If I get paid to be a caregiver, do I have to include my compensation as income on my tax return?

1 answer | Last updated: Sep 14, 2017
Caboulto asked...

If an adult relative moves in with us, and we are getting paid a certain amount of money from her bank account or something like a living trust I think to take care of her, is that compensation that we need to include as income on our tax return? Basically, we are getting paid instead of a home to take care of her. We have expenses and costs associated with this obviously as well.

Expert Answers

Barbara Steinberg is the CEO and founder of BLS Eldercare Financial Solutions, which specializes in helping families pay for long-term care for their loved ones. A registered financial gerontologist, she speaks regularly on the topic of paying for long-term care and is a financial expert for Caring.com.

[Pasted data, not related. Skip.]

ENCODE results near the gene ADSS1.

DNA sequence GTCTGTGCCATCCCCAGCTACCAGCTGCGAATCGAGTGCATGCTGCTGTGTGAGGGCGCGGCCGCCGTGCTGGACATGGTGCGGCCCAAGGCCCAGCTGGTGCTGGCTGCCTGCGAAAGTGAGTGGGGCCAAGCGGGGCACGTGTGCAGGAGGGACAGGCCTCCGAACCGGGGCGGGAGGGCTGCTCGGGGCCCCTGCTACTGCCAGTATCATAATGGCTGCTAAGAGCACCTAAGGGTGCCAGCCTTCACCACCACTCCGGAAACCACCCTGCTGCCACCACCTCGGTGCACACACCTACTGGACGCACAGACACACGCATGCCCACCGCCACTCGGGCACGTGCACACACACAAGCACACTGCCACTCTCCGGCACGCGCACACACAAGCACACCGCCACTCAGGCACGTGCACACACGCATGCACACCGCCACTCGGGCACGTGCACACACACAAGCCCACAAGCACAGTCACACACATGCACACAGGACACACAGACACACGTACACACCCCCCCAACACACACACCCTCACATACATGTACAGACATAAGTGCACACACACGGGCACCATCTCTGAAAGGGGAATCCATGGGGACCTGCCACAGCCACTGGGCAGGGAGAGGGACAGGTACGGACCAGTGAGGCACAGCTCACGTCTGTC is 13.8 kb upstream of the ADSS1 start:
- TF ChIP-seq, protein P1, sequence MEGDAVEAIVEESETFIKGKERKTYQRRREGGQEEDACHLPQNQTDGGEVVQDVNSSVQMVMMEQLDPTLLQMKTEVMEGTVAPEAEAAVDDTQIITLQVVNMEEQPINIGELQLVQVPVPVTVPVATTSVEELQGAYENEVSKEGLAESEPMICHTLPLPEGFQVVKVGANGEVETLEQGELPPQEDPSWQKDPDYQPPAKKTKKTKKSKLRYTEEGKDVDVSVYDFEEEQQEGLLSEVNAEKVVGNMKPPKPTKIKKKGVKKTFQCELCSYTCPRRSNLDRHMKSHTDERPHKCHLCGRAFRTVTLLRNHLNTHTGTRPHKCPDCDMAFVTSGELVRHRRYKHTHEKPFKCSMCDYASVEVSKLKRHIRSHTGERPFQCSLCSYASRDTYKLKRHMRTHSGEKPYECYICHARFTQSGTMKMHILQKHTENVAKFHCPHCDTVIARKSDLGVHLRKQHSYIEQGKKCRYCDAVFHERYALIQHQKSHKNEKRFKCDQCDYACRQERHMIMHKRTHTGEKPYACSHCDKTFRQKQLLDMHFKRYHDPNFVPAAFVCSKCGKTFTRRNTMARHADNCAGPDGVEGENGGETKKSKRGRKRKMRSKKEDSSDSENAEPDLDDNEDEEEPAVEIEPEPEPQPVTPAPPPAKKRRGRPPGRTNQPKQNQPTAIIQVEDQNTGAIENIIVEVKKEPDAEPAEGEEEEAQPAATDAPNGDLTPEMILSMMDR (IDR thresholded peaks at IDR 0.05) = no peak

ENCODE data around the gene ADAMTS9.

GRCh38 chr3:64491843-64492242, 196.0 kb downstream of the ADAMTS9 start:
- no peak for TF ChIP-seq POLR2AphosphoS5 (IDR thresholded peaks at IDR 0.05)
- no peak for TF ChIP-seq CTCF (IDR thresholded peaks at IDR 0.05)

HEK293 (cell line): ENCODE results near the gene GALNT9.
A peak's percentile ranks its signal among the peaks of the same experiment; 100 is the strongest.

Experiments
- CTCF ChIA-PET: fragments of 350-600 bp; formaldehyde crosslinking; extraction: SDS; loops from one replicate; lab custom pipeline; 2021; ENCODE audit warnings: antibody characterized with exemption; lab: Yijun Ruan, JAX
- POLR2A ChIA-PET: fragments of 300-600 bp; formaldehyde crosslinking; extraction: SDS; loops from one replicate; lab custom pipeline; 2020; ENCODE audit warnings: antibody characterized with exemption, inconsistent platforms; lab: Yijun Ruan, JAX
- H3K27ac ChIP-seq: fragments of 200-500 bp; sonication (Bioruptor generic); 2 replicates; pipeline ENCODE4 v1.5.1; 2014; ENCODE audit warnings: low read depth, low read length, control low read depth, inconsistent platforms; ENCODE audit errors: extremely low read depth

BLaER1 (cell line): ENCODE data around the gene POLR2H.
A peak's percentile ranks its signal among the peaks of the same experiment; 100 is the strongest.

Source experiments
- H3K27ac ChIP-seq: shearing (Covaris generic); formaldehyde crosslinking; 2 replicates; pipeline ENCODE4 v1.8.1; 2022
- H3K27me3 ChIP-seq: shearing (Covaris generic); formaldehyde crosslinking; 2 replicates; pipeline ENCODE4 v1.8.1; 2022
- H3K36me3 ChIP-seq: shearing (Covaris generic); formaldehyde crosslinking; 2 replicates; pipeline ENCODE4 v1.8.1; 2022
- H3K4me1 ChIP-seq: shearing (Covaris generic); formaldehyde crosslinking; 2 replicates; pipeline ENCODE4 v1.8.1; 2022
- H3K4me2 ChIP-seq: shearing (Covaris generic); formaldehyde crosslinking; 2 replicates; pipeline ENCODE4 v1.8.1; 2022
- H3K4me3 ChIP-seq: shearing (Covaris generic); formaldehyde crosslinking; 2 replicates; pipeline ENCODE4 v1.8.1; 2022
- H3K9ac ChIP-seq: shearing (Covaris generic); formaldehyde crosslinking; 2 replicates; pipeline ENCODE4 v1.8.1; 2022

The money you are paid for caring for your relative is taxable income that needs to be included on your tax return. Since you are self-employed, you can report your expenses on Schedule C of your 1040 form. These expenses will offset your self-employment income. People who are self-employed are also required to pay Social Security and Medicare taxes. For 2011 only, these taxes are 13.3% of your gross income from your self-employment. (There is a 2% reduction this year). You also need to check with your state to see what additional taxes they assess